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Climbers heading up above Camp 1 on route to Camp 2. The ridge leading to the summit is on the left, going up to the summit, with the true summit being across a snowy ridge to the top. 

Above Camp 1 you go up a steeper slope and then into a high hanging glacier, that with the altitude increasing and surrounded by snow is best to be climbed under cover of darkness. At the head of the glacier at 7,000 meters is a wide and flat slope for Camp 2, with plenty of crevasses around just to keep it interesting.

Above Camp 2 the slope steepens, but only up to a level where you will be having to do some fast turns if you opt to carry skis up for the descent. A few hours up this slope leads to Camp 3, where you can spend another night, or as we did when we climbed it, pause for breakfast and carry on to the top.

Camp 3, Shishapangma, 7,300 meters, or simply a good breakfast stop should you be headed up for the day climb. Ron, (right), Paul  (center), who just recently joined me for a climb on Himlung Himal and I went for the oxygen free ascent. Altitude means the left person’s name escapes me. 

The biggest challenge from here is a mix of deeper snow and the potential for avalanche. Hugging the rocky ridge on the right helps. The ridge twists and turns and in places has some fun scrambling. When we did it, it was before the peaks were all laced up with fixed ropes, and I placed only one fixed rope on a steeper section high up.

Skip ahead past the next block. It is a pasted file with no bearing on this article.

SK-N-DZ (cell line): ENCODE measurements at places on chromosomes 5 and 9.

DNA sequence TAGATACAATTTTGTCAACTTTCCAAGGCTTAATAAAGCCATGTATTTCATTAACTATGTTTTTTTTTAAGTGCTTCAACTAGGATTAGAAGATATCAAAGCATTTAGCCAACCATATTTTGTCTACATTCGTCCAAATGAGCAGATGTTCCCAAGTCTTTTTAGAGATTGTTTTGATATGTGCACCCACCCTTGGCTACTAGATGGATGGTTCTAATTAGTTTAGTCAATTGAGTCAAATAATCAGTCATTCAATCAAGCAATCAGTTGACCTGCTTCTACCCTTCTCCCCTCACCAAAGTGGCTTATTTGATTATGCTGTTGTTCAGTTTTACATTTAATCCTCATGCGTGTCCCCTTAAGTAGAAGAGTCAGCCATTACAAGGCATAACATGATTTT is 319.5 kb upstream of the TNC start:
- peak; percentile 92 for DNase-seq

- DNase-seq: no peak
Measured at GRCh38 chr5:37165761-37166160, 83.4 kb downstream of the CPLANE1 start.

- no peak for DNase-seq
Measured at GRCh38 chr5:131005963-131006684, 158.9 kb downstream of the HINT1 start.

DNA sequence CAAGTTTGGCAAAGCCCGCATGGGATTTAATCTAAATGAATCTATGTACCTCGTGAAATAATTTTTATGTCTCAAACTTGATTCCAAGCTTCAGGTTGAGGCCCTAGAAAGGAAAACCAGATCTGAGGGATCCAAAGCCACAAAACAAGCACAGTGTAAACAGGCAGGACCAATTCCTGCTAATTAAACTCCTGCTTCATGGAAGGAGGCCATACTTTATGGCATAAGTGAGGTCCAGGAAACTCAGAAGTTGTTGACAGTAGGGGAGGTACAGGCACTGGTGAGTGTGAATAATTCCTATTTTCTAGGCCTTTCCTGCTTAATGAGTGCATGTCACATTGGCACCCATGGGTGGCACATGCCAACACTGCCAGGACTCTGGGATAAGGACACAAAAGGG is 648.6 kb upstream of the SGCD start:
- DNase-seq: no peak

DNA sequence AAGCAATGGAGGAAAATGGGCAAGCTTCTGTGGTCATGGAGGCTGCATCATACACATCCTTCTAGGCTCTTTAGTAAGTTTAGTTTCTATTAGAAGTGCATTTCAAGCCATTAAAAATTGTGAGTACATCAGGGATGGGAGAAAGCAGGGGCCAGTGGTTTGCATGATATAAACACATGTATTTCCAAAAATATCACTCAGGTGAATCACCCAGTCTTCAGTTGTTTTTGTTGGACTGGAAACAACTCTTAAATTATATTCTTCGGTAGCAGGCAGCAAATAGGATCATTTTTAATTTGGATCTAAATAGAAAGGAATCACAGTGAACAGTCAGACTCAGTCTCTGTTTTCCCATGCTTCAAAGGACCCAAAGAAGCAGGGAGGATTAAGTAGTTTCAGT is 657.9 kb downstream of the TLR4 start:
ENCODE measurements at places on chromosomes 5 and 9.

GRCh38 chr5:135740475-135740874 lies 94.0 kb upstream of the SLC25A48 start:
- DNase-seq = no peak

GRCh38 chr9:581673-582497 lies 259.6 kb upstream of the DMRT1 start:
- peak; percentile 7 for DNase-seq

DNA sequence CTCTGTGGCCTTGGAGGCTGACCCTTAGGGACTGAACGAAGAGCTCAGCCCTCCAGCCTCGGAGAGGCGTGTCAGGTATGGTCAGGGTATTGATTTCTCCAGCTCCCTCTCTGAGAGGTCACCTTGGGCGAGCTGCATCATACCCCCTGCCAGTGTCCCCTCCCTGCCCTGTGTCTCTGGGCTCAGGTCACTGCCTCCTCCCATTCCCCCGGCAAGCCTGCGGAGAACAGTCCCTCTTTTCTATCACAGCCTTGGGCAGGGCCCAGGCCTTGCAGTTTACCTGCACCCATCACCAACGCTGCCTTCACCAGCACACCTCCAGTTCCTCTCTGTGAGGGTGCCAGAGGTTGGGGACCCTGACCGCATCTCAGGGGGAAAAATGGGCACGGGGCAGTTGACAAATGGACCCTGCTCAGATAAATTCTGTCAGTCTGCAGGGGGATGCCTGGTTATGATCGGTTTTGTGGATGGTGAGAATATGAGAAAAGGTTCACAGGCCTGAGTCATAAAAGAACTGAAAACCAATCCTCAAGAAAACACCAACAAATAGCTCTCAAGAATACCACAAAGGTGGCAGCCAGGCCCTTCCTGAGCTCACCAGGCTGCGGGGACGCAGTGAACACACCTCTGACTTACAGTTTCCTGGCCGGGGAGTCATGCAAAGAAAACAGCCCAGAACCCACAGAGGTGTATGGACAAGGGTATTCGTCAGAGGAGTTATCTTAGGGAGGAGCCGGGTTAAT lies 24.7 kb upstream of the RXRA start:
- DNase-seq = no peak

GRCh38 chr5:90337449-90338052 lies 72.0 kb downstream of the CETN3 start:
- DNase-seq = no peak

We had three Sherpas and we alternated breaking trail – which took, as ever it seems, much longer than we had planned for. The ridge climbing above the col is very fun, spectacular even, you are far above the plateau and edging up with some very big drops on both sides.

The Central Summit lies a good distance from the Main Summit, which is a few meters higher, but essential if you want to touch the very top. This is often avalanche prone on both sides and straddling the ridge, with a potential leap off the other side if the slope does go, a rather frightening prospect. More than a few 8,000 meter climbers have had to return to climb across that final precarious ridge, including Ed Viesturs.

We reached the top at 4 p.m., luckily beating sunset. With a strong and experienced group – Paul had already done the 7 summits, we were all comfortable pushing the day out, weather was very stable and what are headlamps for anyway?

The Sherpa’s strode off down the hill and we followed at a more sedate pace, crawling back into our tents at Camp 2 around 11 p.m.

Here’s hoping Kristen has as enjoyable a climb – and a fast, if not of course faster, ascent, and descent.

And importantly, she has as much fun in safely continuing on her quest.

Peering out between the ice towers onto the Tibetan Plateau.